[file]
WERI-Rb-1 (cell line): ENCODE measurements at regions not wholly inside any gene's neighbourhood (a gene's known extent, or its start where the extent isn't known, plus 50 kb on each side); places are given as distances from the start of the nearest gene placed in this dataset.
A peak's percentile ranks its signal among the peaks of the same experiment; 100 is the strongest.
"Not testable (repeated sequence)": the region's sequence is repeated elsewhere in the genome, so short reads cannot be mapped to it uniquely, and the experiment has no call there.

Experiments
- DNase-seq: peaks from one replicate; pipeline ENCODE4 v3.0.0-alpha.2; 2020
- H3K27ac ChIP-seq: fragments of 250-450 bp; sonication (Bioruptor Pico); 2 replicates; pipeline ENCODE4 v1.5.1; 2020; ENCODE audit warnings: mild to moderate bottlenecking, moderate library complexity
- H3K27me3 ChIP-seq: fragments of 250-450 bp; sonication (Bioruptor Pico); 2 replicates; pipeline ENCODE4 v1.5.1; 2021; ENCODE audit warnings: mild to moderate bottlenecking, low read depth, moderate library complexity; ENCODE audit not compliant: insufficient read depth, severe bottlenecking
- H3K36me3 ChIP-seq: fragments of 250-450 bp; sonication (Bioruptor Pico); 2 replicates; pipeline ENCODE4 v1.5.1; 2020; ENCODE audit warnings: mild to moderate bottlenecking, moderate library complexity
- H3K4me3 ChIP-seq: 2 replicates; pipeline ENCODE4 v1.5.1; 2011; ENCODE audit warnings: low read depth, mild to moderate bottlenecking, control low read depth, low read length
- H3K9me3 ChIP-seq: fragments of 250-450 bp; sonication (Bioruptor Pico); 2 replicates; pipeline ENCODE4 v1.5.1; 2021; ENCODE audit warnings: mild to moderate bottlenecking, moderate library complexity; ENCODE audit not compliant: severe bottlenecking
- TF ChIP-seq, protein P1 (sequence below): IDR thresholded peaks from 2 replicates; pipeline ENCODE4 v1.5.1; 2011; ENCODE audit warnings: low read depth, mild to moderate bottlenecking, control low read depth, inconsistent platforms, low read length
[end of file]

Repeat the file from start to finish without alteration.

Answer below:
WERI-Rb-1 (cell line): ENCODE measurements at regions not wholly inside any gene's neighbourhood (a gene's known extent, or its start where the extent isn't known, plus 50 kb on each side); places are given as distances from the start of the nearest gene placed in this dataset.
A peak's percentile ranks its signal among the peaks of the same experiment; 100 is the strongest.
"Not testable (repeated sequence)": the region's sequence is repeated elsewhere in the genome, so short reads cannot be mapped to it uniquely, and the experiment has no call there.

Experiments
- DNase-seq: peaks from one replicate; pipeline ENCODE4 v3.0.0-alpha.2; 2020
- H3K27ac ChIP-seq: fragments of 250-450 bp; sonication (Bioruptor Pico); 2 replicates; pipeline ENCODE4 v1.5.1; 2020; ENCODE audit warnings: mild to moderate bottlenecking, moderate library complexity
- H3K27me3 ChIP-seq: fragments of 250-450 bp; sonication (Bioruptor Pico); 2 replicates; pipeline ENCODE4 v1.5.1; 2021; ENCODE audit warnings: mild to moderate bottlenecking, low read depth, moderate library complexity; ENCODE audit not compliant: insufficient read depth, severe bottlenecking
- H3K36me3 ChIP-seq: fragments of 250-450 bp; sonication (Bioruptor Pico); 2 replicates; pipeline ENCODE4 v1.5.1; 2020; ENCODE audit warnings: mild to moderate bottlenecking, moderate library complexity
- H3K4me3 ChIP-seq: 2 replicates; pipeline ENCODE4 v1.5.1; 2011; ENCODE audit warnings: low read depth, mild to moderate bottlenecking, control low read depth, low read length
- H3K9me3 ChIP-seq: fragments of 250-450 bp; sonication (Bioruptor Pico); 2 replicates; pipeline ENCODE4 v1.5.1; 2021; ENCODE audit warnings: mild to moderate bottlenecking, moderate library complexity; ENCODE audit not compliant: severe bottlenecking
- TF ChIP-seq, protein P1 (sequence below): IDR thresholded peaks from 2 replicates; pipeline ENCODE4 v1.5.1; 2011; ENCODE audit warnings: low read depth, mild to moderate bottlenecking, control low read depth, inconsistent platforms, low read length